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Food additives & contaminants. Part A, Chemistry, analysis, control, exposure & risk assessment

Effect of ionising radiation treatment on the specific migration characteristics of packaging-food simulant combinations: effect of type and dose of radiation.


PMID 21400321

Abstract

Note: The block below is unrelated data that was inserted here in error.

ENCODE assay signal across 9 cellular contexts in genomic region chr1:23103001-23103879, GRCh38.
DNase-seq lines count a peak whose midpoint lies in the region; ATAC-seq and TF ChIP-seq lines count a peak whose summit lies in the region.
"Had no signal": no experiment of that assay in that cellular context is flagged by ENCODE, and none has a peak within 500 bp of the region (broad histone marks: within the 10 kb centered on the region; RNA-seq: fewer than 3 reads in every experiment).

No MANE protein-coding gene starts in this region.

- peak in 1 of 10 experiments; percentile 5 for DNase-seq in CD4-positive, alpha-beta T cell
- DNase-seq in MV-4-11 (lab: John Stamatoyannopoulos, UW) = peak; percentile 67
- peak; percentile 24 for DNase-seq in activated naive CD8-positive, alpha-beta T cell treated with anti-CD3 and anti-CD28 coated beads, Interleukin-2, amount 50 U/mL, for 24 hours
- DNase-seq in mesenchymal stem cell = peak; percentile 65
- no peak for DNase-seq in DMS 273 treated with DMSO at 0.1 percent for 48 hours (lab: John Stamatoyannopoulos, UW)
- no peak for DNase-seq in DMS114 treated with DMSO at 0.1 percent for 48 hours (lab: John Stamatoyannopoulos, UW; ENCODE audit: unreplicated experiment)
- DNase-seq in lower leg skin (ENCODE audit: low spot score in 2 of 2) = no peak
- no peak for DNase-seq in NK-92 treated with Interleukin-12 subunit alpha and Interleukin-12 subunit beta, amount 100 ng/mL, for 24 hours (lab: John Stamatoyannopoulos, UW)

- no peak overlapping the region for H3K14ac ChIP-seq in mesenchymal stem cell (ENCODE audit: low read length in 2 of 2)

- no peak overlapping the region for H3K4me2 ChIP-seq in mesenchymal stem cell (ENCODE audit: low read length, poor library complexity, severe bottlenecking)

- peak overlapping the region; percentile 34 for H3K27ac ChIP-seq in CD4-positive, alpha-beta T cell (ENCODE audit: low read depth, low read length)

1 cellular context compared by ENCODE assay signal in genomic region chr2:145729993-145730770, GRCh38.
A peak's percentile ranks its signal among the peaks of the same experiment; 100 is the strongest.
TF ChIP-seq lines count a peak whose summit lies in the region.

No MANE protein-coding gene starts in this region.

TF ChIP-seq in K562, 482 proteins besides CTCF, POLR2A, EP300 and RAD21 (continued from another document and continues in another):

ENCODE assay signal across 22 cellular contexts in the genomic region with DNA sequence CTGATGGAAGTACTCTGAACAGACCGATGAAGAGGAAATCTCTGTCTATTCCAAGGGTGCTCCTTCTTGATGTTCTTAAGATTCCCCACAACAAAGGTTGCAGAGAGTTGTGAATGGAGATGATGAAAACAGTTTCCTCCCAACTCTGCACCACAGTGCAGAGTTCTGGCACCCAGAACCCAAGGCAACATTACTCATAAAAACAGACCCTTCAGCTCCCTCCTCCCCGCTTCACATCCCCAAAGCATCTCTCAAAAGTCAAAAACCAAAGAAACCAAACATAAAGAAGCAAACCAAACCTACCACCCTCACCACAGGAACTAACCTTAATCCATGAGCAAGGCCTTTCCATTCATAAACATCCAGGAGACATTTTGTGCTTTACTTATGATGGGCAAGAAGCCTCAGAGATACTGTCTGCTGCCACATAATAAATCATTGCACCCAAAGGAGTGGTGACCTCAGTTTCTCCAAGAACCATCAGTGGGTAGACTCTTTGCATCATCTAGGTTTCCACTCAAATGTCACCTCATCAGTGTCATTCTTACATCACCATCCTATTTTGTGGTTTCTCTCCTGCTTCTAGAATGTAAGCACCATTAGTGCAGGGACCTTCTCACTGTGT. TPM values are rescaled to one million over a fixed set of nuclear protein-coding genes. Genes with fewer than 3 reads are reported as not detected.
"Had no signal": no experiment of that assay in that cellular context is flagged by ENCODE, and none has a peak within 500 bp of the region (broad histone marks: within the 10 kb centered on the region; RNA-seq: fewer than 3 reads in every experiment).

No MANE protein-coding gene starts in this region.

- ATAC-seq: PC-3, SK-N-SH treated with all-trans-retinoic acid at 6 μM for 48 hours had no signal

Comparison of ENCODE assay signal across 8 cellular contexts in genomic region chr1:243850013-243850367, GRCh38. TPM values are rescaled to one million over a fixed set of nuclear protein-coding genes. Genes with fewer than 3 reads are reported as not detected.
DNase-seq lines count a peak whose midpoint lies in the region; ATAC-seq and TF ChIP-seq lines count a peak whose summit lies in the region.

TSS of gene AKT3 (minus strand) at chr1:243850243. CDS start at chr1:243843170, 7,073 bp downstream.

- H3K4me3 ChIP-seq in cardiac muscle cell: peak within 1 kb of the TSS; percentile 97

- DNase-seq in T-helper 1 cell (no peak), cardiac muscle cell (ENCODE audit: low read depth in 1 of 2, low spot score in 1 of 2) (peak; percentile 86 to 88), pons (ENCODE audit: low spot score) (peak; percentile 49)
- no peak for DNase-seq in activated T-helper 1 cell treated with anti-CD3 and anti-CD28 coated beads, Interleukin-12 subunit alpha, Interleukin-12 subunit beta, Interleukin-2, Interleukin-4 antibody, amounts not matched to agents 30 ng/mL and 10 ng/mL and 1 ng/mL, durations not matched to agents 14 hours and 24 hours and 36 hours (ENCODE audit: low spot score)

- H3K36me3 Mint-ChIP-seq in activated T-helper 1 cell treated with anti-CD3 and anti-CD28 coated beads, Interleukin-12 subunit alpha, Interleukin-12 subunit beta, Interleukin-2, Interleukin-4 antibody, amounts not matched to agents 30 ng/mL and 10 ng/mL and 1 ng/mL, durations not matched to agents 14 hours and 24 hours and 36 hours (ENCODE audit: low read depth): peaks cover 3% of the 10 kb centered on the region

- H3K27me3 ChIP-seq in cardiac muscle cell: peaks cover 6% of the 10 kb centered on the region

Migration levels of acetyl tributyl citrate (ATBC) plasticiser from polyvinyl chloride (PVC) film into the European Union specified aqueous food simulants (distilled water, 3% w/v acetic acid and 10% v/v ethanol) were monitored as a function of time. Migration testing was carried out at 40°C for 10 days. Determination of the analyte was performed by applying an analytical methodology based on surfactant (Triton X-114) mediated extraction prior to gas chromatographic-flame ionisation detection. PVC cling film used was subjected to ionising treatment with a [(60)Co] source, as well as to electron-beam irradiation at doses equal to 5, 15 and 25 kGy, with the aim to compare the effect of type and dose of radiation on the specific migration behaviour of PVC. Equilibrium concentrations of acetyl tributyl citrate into the aqueous solvents covered the ranges 173-422 µg l(-1) and 296-513 µg l(-1) for gamma- and electron-irradiated PVC, respectively. Hence, e-beam irradiation resulted in significantly higher ATBC migration compared with gamma treatment. The highest extraction efficiency of the 10% ethanol solution was common in both gamma and e-beam treatments; distilled water demonstrated the lowest migration. Gamma-irradiation at intermediate doses up to 5 kGy produced no statistically significant (p > 0.05) effect on ATBC migration into all three aqueous simulants; however, this does not apply for high-energy electrons. Both ionising treatments were similar in that they resulted in statistically significant (p < 0.05) differences in plasticiser migrating amounts between non-irradiated and irradiated at doses of 15 and 25 kGy samples. Gamma-radiation did not affect the kinetics of plasticiser migration. On the contrary, electron-beam radiation produced shorter equilibration times for all food-simulating solvents tested at 40°C. The above values regarding ATBC migration into aqueous food simulants are far below the European Union restriction (1 mg kg(-1) body weight) for both types of ionising radiation. Thus, PVC cling film may be used in food irradiation applications in contact with aqueous foodstuffs.